The Vision Revolution: How the Latest Research Overturns Everything We Thought We Knew about Human Vision
by Mark Changizi. Benbella Books, 2009
Ever wanted to feel like a superhero—able to read people’s emotions, see through objects and predict the future? Well, you’re in luck. According to Mark Changizi in The Vision Revolution, you can already perform all these feats—thanks to the exceptional power of your two eyes.
Changizi, a cognitive scientist at Rensselaer Polytechnic Institute, approaches the field of vision from a different perspective than most scientists do: he is interested not in how our eyes work but in why they work the way they do. Why, for instance, did primates evolve color vision, whereas other animals did not? Changizi argues that color vision did not evolve to help us pick out edible leaves or fruits—a theory that has held ground for decades—but rather that we began to see greens, blues, reds and yellows because doing so helped us to distinguish among hues of skin. Skin color changes slightly when we are happy, angry, embarrassed or sick, and our primate ancestors’ ability to detect these subtle changes helped them socially.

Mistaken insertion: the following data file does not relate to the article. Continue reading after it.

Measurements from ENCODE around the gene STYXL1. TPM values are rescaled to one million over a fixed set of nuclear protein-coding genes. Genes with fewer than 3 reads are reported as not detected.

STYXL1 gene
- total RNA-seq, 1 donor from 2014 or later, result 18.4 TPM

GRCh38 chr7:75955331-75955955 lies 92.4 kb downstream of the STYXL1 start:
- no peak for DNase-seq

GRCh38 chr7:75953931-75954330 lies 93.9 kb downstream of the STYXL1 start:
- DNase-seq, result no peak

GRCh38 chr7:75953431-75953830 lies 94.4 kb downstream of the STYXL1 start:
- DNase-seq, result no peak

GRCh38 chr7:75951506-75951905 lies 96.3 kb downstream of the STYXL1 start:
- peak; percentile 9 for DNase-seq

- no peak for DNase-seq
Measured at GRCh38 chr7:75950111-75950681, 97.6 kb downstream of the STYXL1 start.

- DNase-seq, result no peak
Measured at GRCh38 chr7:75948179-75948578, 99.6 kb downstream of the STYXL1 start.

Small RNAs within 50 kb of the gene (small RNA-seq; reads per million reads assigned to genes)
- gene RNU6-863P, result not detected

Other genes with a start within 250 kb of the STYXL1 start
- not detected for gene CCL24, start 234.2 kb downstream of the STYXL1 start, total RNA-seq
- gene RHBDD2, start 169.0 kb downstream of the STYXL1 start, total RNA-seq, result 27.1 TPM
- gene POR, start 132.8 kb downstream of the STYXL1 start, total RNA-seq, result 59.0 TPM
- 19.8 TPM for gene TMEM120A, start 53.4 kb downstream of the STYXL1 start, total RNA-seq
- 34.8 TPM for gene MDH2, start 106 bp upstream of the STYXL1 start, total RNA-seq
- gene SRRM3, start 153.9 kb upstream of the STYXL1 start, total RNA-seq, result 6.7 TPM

In case overturning one venerable hypothesis isn’t enough, Changizi offers more: for instance, our eyes face forward to help us see “through” objects, he argues. The fields of vision from each of our eyes overlap, so one eye can sometimes see behind an object when the other eye cannot. This overlap allows us to see layers in front of us. What is more, our eyes predict the future, he says. Imagine a game of catch: by the time your eyes process the sight of a ball a meter away flying toward you, it will already have passed you. We tend, then, to perceive moving objects as farther along their trajectories than they really are—a quirk that explains why so many visual illusions work the way they do, Changizi suggests.
Throughout the book, Changizi peppers his explanations with quick, fascinating visual exercises that help to drive his points home; these exercises are useful because his writing ranges from clear and engaging (and even quite funny!) to dense and somewhat abstruse at times. And although Changizi’s ideas sound radical—they are—he bolsters his arguments with evidence from many disciplines, among them neuroscience, evolutionary biology, medicine and linguistics. Still, the book leaves the reader feeling skeptical: Changizi’s theories are appealing and logical, and he backs them with good circumstantial evidence; however, as with any evolutionary theorizing, the ideas are also nearly impossible to prove correct—or incorrect. One thing is certain: The Vision Revolution will make you wonder the next time you notice someone blush, catch a ball or finish reading a magazine page.